TBMs complete Stuttgart-Ulm rail excavations 31 Oct 2019

Patrick Reynolds for TunnelTalk

Monthly TBM breakthroughs since August have brought main tunnelling on the Stuttgart-Ulm high speed rail line in Germany to completion. Developed by Deutsche Bahn, Stuttgart-Ulm has called for a total of 120.4km of main tunnel excavation, breaking down as 58.8km for Stuttgart 21 in the city and 61.6km for the Wendlingen-Ulm section.

First TBM finish at Albvorland
First TBM finish at Albvorland
Second 10.82m diameter Albvorland TBM
Second 10.82m diameter Albvorland TBM

The final TBM breakthrough took place on the Albvorland tunnel in the countryside section of the Wendlingen-Ulm portion in the east of the project and followed recent completion of complicated drives for the Filder tunnel for Stuttgart 21 in the city.

Stuttgart-Ulm called for multiple twin-tube TBM drives
Stuttgart-Ulm called for multiple twin-tube TBM drives
Watch the Filder TBM take its u-turn

The end of TBM tunnelling took place when contractor Implenia completed the second of twin drives at Albvorland. The 10.82m diameter TBM had been boring the north tube since late 2017, and followed its sister Herrenknecht TBM which completed its 8.16km long drive for the 9.6m i.d. south tube in August. The parallel tunnels have a segmental lining of seven segments in each 2m long x 450mm thick ring.

Earlier tunnels completed in the Wendlingen-Ulm section are the 8.8km long TBM Bossler Tunnel, and the shorter conventionally excavated Steinbuhl and Albabstieg tunnels.

Excavation on the Stuttgart 21 western portion of the scheme in the city centre ended in September when a Herrenknecht TBM completed the last drive for the 9.5km long Filder Tunnel for the ATCOST21 JV of Porr-Hinteregger-Ostu-Stettin-Hoch- und Tiefbau-Swietelsky. Filder is the longest underground section on the project and the 10.82m diameter TBM completed the parallel tunnels in four separate drives with a u-turn in the middle of tunnelling to bore back toward the outskirts of the city.

The monthly TBM breakthroughs over August-October leaves the overall project with only minor underground works to complete. The project is to be completed and brought into operation in 2022.


TBM u-turn at Filder for Stuttgart-Ulm rail link 06 Sep 2018

Herenknecht News Release
TBM being  disassembled and prepared for its u-turn
TBM being disassembled and prepared for its u-turn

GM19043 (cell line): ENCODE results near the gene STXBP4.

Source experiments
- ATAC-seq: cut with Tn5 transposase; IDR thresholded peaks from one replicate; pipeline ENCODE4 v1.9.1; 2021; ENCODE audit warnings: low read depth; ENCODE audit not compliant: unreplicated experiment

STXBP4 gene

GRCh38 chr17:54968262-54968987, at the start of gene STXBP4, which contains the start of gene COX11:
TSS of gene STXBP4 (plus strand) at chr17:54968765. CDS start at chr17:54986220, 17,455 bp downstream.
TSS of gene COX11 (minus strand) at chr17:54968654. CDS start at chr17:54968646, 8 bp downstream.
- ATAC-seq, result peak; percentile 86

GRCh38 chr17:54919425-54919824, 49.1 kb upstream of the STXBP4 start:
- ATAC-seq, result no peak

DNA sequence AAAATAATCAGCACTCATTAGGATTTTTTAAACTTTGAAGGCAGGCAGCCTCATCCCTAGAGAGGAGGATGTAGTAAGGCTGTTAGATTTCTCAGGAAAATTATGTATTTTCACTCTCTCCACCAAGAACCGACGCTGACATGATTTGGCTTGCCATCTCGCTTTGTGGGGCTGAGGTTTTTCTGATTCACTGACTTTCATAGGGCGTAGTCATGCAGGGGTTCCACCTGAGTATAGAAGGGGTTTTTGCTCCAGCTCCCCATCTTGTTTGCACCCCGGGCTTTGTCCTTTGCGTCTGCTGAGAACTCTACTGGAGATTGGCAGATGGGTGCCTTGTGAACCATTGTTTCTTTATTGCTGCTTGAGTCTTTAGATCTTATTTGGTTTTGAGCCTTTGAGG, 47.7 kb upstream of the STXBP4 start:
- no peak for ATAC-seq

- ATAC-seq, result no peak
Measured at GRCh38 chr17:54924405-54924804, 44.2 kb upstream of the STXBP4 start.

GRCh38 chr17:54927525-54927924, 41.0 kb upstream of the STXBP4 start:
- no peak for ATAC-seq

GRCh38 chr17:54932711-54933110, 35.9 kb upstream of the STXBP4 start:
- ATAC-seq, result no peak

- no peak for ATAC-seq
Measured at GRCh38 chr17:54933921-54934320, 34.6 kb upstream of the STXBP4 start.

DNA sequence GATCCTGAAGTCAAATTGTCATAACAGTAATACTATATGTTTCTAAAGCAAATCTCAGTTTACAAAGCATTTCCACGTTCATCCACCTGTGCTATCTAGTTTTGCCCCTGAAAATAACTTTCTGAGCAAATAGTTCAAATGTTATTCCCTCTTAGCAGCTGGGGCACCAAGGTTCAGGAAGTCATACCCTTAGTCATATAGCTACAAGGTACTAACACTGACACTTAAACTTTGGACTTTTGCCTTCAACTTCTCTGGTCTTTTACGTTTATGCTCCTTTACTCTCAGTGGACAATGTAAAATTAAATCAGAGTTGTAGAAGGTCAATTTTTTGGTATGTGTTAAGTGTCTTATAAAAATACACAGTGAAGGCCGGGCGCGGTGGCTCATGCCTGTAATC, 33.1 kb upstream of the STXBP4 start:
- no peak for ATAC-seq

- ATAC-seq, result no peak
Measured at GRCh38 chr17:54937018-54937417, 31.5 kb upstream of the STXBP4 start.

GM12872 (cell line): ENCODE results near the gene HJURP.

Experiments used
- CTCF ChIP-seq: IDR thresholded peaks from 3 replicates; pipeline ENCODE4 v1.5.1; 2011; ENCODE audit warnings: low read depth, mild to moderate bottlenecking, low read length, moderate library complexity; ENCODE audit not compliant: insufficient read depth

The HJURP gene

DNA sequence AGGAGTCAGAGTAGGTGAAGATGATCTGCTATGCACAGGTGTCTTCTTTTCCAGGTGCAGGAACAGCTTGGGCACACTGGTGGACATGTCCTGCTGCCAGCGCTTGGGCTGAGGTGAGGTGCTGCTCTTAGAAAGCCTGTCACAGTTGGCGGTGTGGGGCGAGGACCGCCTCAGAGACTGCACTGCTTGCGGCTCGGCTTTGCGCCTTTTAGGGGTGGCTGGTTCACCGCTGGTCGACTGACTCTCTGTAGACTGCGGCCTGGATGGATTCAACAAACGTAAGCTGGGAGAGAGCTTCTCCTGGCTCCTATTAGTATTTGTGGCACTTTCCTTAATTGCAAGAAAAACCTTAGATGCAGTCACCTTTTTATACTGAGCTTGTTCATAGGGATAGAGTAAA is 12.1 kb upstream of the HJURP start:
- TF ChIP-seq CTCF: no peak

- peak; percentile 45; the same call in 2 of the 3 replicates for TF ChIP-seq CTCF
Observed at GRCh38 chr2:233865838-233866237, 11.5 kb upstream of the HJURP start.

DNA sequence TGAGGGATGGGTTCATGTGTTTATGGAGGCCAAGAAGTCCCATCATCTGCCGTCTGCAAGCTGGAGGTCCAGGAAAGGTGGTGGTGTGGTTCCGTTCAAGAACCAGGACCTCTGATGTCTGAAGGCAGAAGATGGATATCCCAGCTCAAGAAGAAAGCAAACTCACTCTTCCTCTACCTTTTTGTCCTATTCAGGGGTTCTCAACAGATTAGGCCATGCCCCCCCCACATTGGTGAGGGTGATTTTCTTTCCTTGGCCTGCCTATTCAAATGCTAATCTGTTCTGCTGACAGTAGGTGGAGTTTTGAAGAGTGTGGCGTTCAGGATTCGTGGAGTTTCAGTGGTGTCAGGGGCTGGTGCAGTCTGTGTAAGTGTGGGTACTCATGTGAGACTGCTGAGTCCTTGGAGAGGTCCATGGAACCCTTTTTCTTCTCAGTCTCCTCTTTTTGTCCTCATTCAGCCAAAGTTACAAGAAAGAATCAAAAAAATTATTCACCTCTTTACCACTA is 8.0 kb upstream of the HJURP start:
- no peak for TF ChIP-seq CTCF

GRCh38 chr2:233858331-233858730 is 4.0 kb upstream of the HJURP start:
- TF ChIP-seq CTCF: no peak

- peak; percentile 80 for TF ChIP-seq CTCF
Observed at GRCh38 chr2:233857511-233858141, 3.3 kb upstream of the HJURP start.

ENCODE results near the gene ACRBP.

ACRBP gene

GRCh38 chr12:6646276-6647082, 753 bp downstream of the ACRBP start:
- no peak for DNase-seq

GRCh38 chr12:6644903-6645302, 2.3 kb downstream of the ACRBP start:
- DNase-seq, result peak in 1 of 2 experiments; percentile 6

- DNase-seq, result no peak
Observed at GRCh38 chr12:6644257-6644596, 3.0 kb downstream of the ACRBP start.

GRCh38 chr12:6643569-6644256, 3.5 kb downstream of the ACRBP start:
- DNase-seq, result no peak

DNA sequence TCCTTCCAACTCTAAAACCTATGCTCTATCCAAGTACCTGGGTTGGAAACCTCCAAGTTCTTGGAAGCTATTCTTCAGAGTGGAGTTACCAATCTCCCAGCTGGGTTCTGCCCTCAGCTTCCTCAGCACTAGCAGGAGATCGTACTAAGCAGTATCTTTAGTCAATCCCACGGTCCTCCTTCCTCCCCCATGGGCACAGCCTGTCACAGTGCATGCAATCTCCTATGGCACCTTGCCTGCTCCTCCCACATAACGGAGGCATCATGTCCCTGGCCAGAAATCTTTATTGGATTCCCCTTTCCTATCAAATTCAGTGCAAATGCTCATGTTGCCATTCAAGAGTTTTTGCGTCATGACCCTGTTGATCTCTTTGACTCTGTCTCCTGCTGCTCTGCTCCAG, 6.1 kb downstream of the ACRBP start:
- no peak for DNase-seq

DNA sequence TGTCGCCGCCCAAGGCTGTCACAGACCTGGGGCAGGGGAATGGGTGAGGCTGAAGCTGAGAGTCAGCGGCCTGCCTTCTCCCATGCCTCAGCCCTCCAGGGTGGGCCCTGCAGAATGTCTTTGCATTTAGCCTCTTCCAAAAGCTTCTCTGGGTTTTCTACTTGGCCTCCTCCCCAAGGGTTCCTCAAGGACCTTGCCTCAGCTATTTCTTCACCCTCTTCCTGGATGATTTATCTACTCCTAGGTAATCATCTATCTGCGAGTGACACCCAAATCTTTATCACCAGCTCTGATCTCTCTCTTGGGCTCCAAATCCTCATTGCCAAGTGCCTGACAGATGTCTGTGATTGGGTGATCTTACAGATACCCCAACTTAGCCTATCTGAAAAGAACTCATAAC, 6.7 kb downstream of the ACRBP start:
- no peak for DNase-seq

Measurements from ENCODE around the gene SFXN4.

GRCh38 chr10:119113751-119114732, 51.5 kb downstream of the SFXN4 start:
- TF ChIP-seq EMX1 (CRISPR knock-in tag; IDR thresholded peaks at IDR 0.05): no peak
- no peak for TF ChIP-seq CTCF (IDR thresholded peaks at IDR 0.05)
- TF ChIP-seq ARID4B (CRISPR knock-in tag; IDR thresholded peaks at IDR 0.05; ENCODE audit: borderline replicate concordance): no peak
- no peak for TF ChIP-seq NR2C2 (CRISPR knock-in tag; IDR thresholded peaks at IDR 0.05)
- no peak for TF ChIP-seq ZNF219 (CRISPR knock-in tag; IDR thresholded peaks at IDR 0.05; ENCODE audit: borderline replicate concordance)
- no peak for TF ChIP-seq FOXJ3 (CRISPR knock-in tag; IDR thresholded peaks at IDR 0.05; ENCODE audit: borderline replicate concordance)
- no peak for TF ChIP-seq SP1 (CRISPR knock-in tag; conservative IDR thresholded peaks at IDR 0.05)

After successfully completing its third drive for the western tube of the 9.5km long twin tube Filder Tunnel on the Stuttgart-Ulm railway line in Germany, the 10.8m diameter Herrenknecht multi mode TBM is being disassembled underground and turned around to start the 3.4km final drive of the eastern tube.

The 120m long, 2,000 tonne TBM will be turned in a special cavern created by the crew for contract joint venture Porr, Hinteregger & Sohne, Ostu-Stettin and Swietelsky before starting work on the eastern tube this autumn, 2018.

"Such an about-turn underground with a TBM of this size is an example of the technical feats being achieved during the construction work on the Filder Tunnel," said Martin Herrenknecht, owner and CEO of the TBM manufacturing company.

Launch of the 10.8m multi-mode TBM for the western tube
Launch of the 10.8m multi-mode TBM for the western tube

The tunnel section is located in heterogeneous rock strata and overcomes a total height difference of 155m with a slope of up to 2.5%. Due to the complex project requirements, initially no mechanized tunnelling was planned for the Filder Tunnel but client Deutsche Bahn was persuaded of the advantages of mechanized tunnelling over a large part of the route using a convertible multi-mode machine.

In the upper section of the Filder Tunnel the TBM worked in EPB mode with screw conveyor muck removal and in the lower section in open single-shield mode with belt conveyor discharge. In the geological transition zone material was removed using diggers and loosening blasting.

TBM ready for start on the western tube at Filder
TBM ready for start on the western tube at Filder

The Filder Tunnel is the longest on the new railway line between Stuttgart and Ulm, which will link the new central railway station with the Filder Plain. As a result of the railway project, travel times between Stuttgart and Ulm will be almost halved. Around ten million passengers per year will benefit from the scheme.

A Herrenknecht 10.8m diameter TBM is currently working on the Albvorland Tunnel and a Herrenknecht 11.3m diameter machine recently completed the 8.8km long Bossler Tunnel.


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